Shaazka Beyerle is a Senior Advisor at the International Center on Nonviolent Conflict; a 2016 Visiting Professor, University for Peace (Costa Rica), a Nonresident Fellow, Center for Transatlantic Relations, School of Advanced International Studies, Johns Hopkins University. Currently, she’s the Lead Researcher/Author for a Nordic Trust Fund project in the World Bank entitled, “Citizen Participation is a Human Right: A Human Rights-Based Approach to the World Bank's Citizen Engagement Mandate.” She’s the author of Curtailing Corruption: People Power for Accountability and Justice (Lynne Rienner 2014), and Freedom from Corruption: A Curriculum for People Power Movements, Campaigns and Civic Initiatives (2015).
She has contributed chapters in: Challenges of Democracy in the European Union and Its Neighbors (Johns Hopkins 2016); “Is Authoritarianism Staging a Comeback?” (Atlantic Council 2015); Conflict Transformation: Essays on Methods of Nonviolence (McFarland 2013); and Civilian Jihad: Nonviolent Struggle, Democratization and Governance in the Middle East (Palgrave 2010). She regularly publishes articles and reviews, most recently on transitions from armed struggle to nonviolent resistance (Peace and Conflict journal, May 2016), global financial corruption (Diogène/French; Diogenes/English), and corruption and extremism (Foreign Policy).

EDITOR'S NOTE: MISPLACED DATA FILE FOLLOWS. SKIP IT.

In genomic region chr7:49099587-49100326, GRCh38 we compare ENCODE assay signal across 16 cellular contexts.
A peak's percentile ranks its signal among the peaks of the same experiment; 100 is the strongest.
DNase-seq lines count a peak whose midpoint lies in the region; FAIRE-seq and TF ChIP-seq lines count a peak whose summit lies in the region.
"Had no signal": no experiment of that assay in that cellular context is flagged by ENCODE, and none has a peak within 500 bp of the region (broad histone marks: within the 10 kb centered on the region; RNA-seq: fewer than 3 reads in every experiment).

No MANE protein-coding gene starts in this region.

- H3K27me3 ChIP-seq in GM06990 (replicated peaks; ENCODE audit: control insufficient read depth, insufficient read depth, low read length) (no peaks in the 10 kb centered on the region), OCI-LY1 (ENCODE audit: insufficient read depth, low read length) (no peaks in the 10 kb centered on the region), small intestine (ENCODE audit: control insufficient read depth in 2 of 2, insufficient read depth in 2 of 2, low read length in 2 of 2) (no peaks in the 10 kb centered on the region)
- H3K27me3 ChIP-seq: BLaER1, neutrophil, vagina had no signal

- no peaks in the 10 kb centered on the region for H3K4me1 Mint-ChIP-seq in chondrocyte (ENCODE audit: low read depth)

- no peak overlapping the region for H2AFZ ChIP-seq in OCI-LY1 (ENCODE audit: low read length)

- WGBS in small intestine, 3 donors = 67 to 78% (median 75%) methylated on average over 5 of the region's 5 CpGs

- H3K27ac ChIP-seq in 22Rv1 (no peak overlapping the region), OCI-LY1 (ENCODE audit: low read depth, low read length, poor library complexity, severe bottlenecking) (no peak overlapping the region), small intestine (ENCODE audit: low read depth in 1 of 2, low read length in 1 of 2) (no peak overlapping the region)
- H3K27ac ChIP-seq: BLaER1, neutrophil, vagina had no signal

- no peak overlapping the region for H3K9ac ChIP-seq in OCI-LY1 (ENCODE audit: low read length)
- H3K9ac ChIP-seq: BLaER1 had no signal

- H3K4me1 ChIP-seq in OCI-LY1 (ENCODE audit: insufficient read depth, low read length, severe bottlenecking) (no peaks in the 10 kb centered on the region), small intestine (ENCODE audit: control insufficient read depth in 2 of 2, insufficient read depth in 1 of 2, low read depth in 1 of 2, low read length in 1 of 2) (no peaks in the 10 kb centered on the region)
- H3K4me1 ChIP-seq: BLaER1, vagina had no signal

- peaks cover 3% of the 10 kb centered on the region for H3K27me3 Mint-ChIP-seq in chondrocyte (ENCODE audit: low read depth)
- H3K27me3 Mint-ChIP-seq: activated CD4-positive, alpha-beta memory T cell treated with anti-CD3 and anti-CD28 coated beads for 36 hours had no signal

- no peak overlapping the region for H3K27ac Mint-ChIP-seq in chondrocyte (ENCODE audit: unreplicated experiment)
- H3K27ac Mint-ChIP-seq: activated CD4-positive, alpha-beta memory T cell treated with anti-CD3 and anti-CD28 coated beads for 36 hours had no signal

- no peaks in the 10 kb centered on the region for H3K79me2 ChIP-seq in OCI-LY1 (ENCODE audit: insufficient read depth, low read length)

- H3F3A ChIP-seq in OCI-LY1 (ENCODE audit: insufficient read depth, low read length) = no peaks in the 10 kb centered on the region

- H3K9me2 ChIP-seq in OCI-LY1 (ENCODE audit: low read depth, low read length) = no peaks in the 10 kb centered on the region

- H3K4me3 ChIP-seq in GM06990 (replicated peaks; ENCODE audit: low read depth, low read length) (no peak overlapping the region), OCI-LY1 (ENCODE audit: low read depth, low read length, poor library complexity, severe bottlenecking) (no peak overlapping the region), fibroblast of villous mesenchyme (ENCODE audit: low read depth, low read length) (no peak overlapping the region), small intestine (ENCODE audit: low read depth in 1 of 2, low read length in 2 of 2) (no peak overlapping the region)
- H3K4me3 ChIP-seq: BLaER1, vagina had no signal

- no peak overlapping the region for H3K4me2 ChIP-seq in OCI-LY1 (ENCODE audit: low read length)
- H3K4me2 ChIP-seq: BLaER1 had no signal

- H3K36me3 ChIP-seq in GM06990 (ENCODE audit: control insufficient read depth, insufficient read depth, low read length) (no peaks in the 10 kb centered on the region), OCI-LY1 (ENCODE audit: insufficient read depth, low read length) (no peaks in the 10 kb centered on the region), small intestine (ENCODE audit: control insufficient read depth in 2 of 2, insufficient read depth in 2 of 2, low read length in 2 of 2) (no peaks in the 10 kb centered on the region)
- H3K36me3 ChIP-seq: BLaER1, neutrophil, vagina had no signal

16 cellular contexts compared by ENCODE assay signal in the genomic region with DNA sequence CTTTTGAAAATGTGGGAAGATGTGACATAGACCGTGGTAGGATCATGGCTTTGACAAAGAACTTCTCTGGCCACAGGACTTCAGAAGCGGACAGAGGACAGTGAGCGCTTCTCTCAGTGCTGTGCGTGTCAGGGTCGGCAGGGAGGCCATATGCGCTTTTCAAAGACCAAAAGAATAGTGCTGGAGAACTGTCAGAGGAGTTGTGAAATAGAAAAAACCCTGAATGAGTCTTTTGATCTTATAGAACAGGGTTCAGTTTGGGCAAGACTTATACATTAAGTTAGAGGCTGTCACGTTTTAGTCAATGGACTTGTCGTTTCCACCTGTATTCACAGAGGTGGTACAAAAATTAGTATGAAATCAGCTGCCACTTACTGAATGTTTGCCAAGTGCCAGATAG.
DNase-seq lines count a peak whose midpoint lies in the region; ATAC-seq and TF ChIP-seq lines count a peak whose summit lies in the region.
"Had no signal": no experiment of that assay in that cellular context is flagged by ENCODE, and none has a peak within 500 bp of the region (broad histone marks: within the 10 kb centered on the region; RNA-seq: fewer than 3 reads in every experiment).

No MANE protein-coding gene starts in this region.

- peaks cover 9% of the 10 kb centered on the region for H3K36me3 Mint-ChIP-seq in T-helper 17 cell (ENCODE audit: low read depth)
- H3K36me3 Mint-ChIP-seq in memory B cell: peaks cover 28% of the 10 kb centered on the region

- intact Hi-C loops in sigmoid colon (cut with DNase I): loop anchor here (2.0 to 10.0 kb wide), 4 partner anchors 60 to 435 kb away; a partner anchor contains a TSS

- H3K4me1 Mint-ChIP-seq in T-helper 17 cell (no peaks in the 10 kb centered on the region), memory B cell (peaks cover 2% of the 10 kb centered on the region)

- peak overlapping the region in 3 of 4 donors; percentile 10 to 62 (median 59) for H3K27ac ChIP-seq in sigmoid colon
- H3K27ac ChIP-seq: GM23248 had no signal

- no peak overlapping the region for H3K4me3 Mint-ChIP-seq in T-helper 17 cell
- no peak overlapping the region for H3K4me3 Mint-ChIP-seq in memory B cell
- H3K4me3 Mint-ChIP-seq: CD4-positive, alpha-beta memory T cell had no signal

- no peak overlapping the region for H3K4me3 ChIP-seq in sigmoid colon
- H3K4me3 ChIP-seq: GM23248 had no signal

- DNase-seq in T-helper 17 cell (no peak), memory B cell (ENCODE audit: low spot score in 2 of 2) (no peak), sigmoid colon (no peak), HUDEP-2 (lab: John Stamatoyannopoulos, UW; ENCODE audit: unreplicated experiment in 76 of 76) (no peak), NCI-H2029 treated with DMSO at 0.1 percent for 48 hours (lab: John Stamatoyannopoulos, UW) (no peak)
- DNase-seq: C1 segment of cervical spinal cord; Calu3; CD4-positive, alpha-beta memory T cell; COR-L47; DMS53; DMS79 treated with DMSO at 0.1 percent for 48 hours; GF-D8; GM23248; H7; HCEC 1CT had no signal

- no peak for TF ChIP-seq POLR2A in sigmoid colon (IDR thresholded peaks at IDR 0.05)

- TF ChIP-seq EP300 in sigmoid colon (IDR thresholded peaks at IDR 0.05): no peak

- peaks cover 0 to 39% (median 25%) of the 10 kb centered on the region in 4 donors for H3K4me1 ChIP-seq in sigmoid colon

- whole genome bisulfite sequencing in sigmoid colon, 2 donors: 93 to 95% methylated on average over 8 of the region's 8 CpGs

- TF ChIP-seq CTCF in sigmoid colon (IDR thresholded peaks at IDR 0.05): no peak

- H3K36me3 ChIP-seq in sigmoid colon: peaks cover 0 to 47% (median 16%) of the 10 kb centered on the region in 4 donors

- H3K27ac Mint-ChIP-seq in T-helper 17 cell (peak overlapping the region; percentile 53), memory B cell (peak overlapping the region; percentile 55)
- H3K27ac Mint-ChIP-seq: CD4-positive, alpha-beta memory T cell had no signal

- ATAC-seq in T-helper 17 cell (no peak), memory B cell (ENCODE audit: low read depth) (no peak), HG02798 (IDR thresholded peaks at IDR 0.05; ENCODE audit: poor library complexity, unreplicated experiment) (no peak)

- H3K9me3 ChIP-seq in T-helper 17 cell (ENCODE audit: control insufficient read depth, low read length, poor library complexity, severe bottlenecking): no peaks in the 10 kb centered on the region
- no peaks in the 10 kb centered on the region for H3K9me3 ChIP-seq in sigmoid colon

Ms. Beyerle teaches and speaks about citizen empowerment and strategic nonviolent action. She testified at a US Congress Committee on Security and Cooperation in Europe hearing, and at such venues as: the 16th International Anti-Corruption Conference; Columbia Law School Center for Public Integrity; Fletcher School for Law and Diplomacy; Georgetown University, Harvard University; and US Institute of Peace. She’s a Friend of the International State Crime Initiative (Queen Mary University-London, Harvard, University of Hull), Editorial Board member, State Crime, and served as an elected Coordinating Committee member, UN Convention Against Corruption Civil Society Coalition (2013-2016).